Some liquor license-holders in Kootenai County and throughout the state are lining up, along with Sheriff Ben Wolfinger, to oppose a comprehensive liquor license reform bill proposed by Sen. Jim Rice, R-Caldwell.
Scheduled for a hearing today by the State Senate Affairs Committee in Boise, Rice’s proposal would, among other things, end the state’s 70-year-old quota system of issuing liquor licenses and allow cities and counties to issue liquor licenses, if they choose to.
Rice said, when he introduced the bill on Jan. 30, that the current system “has created some rather interesting dynamics throughout our state.”
Committee chair, Sen. Patti Anne Lodge, R-Huston, said the licensing system now in place is unfair to small businesses and makes it more difficult for small restaurants to have liquor licenses.
Tom Robb, owner of the Iron Horse Bar & Grill on Sherman Avenue in Coeur d’Alene, disagrees.
“It just takes the little guy right out of it,” Robb said.
Liquor licenses are now issued by the state based on a city’s population with two per city and one additional license for every 1,500 residents. The demand has outpaced growth, however, leading to long waiting lists for liquor licenses, and because the state-issued licenses are transferable and can be sold or leased, the prices of these in-demand commodities have skyrocketed.
Under Rice’s bill, existing state-issued liquor licenses would be grandfathered in and would remain transferable, but could be sold statewide, rather than only within the city.
Rice told the Senate Affairs Committee that the transferability would help the state-issued licenses retain some value under the new system as licenses issued by cities and counties would not be transferable.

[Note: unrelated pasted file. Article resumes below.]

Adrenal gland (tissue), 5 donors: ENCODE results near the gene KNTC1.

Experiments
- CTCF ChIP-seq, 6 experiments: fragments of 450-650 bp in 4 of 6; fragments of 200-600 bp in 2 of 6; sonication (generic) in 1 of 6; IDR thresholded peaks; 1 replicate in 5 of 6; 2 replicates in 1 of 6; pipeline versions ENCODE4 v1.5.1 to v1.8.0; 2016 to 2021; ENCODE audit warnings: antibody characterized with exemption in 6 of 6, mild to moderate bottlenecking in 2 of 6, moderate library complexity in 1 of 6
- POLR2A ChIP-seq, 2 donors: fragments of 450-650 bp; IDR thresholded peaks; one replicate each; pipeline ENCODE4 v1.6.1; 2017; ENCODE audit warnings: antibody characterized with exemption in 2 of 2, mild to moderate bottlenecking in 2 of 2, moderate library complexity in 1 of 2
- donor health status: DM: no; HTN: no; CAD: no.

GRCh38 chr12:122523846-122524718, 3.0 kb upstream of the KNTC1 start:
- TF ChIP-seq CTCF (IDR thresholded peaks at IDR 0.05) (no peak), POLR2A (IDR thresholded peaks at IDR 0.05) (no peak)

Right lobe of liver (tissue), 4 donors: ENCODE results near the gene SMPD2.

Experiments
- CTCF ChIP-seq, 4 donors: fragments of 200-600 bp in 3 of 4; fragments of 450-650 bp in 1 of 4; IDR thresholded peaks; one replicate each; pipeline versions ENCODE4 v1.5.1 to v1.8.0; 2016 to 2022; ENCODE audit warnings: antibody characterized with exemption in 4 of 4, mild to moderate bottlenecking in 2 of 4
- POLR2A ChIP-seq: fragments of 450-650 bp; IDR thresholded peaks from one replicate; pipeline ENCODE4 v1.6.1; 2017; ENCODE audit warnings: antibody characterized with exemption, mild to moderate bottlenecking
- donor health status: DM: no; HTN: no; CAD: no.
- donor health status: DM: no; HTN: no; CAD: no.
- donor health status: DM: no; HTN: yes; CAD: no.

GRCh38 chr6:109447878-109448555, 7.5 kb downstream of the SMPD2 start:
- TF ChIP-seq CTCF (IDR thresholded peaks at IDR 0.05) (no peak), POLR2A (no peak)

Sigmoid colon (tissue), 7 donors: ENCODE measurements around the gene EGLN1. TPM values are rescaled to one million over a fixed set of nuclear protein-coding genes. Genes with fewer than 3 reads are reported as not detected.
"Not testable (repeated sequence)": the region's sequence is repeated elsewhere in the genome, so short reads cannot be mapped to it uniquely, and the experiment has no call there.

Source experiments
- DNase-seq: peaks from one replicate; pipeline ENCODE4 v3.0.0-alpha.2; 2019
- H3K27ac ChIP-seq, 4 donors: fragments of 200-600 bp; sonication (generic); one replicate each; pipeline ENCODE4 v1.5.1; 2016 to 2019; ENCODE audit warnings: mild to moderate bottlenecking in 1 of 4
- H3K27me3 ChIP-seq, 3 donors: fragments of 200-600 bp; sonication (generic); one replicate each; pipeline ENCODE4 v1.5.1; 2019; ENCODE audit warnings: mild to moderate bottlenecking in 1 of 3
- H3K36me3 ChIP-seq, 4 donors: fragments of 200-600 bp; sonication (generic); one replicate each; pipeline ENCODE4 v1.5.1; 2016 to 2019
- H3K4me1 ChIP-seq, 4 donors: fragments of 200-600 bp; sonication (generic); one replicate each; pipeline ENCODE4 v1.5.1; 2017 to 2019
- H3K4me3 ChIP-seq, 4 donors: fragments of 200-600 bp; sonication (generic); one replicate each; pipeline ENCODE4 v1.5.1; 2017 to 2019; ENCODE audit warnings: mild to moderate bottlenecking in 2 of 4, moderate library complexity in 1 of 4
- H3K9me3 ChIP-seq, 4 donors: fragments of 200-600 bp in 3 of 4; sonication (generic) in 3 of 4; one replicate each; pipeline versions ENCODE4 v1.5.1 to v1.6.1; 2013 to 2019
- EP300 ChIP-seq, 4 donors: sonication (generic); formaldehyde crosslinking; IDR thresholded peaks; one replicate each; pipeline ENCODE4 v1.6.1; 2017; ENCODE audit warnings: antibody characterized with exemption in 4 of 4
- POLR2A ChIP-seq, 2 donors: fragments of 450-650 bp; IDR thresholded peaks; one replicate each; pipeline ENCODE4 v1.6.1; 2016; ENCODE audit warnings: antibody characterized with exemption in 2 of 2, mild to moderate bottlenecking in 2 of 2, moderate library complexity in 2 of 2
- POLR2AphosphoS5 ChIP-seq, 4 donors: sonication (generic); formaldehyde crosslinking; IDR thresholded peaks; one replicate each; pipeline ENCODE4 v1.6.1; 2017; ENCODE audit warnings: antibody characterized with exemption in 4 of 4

The new legislation also calls for increased server training for those who sell alcohol.
Wolfinger was not available for comment, but he wrote a review of the bill that he shared with Whitney Hruza, the owner of One Shot Charlie’s in Harrison and a district director for the Idaho Licensed Beverage Association.
“Some of the major overall concerns are that there will be a gluttony of liquor licensed establishments throughout the state,” Wolfinger wrote. “This will do one of two things. It will either reduce the volume of sales from current establishments, negatively impacting businesses and therefore the overall economy, or it will create more opportunity for people to drink liquor, leading to more health issues, driving under the influence issues, etc. Either way, this is a bad idea.”
The Idaho Licensed Beverage Association, representing liquor license-holders from throughout the state, said in a position statement that it will not endorse the bill because it would devalue Idaho businesses while increasing problems with alcohol-related abuse.
“SB 1040 is a flawed piece of legislation with potential for a multitude of seriously dangerous, unforeseen consequences,” said the association’s statement.
The association and Hruza share the same concerns Wolfinger has.
“Additionally, if this bill were to pass, it would create a patchwork of regulations across the state that would be different, not only from city to city or city to county, but it would create different regulations for state-licensed establishments as opposed to municipal-licensed establishments,” Wolfinger wrote, in his review.
Hruza said it’s the list system that needs to be fixed, not the quota system. She said Rice’s bill favors developers and others who want to use chain restaurants as anchor stores for new shopping centers.
“This bill was written for big business,” she said. “If anyone and everyone can sell liquor … it’s just going to be dangerous.”
Rice and other proponents of the proposed change say the new legislation will not create a glut of liquor licenses because local governments will decide how many should be issued within a municipality.
He told the Senate Affairs Committee that by giving local control of liquor licenses, the citizens of cities can petition their city councils if they disagree with a decision about the licensing.